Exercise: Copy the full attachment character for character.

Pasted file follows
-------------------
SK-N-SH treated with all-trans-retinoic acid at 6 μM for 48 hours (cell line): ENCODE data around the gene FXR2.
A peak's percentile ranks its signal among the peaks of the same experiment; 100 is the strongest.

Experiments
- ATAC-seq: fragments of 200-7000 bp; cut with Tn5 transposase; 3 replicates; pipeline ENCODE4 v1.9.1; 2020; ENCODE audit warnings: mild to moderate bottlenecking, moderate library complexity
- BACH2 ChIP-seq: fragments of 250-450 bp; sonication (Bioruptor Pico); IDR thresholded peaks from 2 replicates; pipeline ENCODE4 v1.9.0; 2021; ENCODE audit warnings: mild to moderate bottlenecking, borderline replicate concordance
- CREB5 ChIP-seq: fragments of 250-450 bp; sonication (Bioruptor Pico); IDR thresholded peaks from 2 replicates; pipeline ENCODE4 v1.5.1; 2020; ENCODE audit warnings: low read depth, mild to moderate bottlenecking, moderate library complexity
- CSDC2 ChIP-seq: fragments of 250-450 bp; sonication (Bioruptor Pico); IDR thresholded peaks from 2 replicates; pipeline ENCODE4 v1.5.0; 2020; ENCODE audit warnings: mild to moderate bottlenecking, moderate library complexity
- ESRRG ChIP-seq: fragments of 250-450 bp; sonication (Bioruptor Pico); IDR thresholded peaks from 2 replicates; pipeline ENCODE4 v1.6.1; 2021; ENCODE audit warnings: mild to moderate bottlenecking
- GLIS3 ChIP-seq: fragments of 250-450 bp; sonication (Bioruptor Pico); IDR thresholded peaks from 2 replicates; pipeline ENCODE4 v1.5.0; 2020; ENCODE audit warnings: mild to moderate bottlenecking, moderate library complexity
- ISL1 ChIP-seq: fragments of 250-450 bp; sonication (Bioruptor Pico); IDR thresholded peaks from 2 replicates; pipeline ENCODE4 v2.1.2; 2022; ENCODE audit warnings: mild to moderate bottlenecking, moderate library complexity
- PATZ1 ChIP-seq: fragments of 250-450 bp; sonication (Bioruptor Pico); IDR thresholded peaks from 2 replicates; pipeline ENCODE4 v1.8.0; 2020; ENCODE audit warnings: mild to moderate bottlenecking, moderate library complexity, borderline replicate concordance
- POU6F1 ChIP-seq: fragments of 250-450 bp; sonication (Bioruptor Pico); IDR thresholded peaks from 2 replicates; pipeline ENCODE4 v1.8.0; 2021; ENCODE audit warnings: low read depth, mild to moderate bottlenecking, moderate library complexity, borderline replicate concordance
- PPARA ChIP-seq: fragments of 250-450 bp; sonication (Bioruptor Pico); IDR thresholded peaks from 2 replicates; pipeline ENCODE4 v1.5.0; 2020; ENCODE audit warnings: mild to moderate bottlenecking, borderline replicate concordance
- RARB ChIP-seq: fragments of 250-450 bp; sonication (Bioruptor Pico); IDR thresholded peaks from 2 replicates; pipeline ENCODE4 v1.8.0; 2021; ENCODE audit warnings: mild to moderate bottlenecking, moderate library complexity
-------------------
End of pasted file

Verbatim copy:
SK-N-SH treated with all-trans-retinoic acid at 6 μM for 48 hours (cell line): ENCODE data around the gene FXR2.
A peak's percentile ranks its signal among the peaks of the same experiment; 100 is the strongest.

Experiments
- ATAC-seq: fragments of 200-7000 bp; cut with Tn5 transposase; 3 replicates; pipeline ENCODE4 v1.9.1; 2020; ENCODE audit warnings: mild to moderate bottlenecking, moderate library complexity
- BACH2 ChIP-seq: fragments of 250-450 bp; sonication (Bioruptor Pico); IDR thresholded peaks from 2 replicates; pipeline ENCODE4 v1.9.0; 2021; ENCODE audit warnings: mild to moderate bottlenecking, borderline replicate concordance
- CREB5 ChIP-seq: fragments of 250-450 bp; sonication (Bioruptor Pico); IDR thresholded peaks from 2 replicates; pipeline ENCODE4 v1.5.1; 2020; ENCODE audit warnings: low read depth, mild to moderate bottlenecking, moderate library complexity
- CSDC2 ChIP-seq: fragments of 250-450 bp; sonication (Bioruptor Pico); IDR thresholded peaks from 2 replicates; pipeline ENCODE4 v1.5.0; 2020; ENCODE audit warnings: mild to moderate bottlenecking, moderate library complexity
- ESRRG ChIP-seq: fragments of 250-450 bp; sonication (Bioruptor Pico); IDR thresholded peaks from 2 replicates; pipeline ENCODE4 v1.6.1; 2021; ENCODE audit warnings: mild to moderate bottlenecking
- GLIS3 ChIP-seq: fragments of 250-450 bp; sonication (Bioruptor Pico); IDR thresholded peaks from 2 replicates; pipeline ENCODE4 v1.5.0; 2020; ENCODE audit warnings: mild to moderate bottlenecking, moderate library complexity
- ISL1 ChIP-seq: fragments of 250-450 bp; sonication (Bioruptor Pico); IDR thresholded peaks from 2 replicates; pipeline ENCODE4 v2.1.2; 2022; ENCODE audit warnings: mild to moderate bottlenecking, moderate library complexity
- PATZ1 ChIP-seq: fragments of 250-450 bp; sonication (Bioruptor Pico); IDR thresholded peaks from 2 replicates; pipeline ENCODE4 v1.8.0; 2020; ENCODE audit warnings: mild to moderate bottlenecking, moderate library complexity, borderline replicate concordance
- POU6F1 ChIP-seq: fragments of 250-450 bp; sonication (Bioruptor Pico); IDR thresholded peaks from 2 replicates; pipeline ENCODE4 v1.8.0; 2021; ENCODE audit warnings: low read depth, mild to moderate bottlenecking, moderate library complexity, borderline replicate concordance
- PPARA ChIP-seq: fragments of 250-450 bp; sonication (Bioruptor Pico); IDR thresholded peaks from 2 replicates; pipeline ENCODE4 v1.5.0; 2020; ENCODE audit warnings: mild to moderate bottlenecking, borderline replicate concordance
- RARB ChIP-seq: fragments of 250-450 bp; sonication (Bioruptor Pico); IDR thresholded peaks from 2 replicates; pipeline ENCODE4 v1.8.0; 2021; ENCODE audit warnings: mild to moderate bottlenecking, moderate library complexity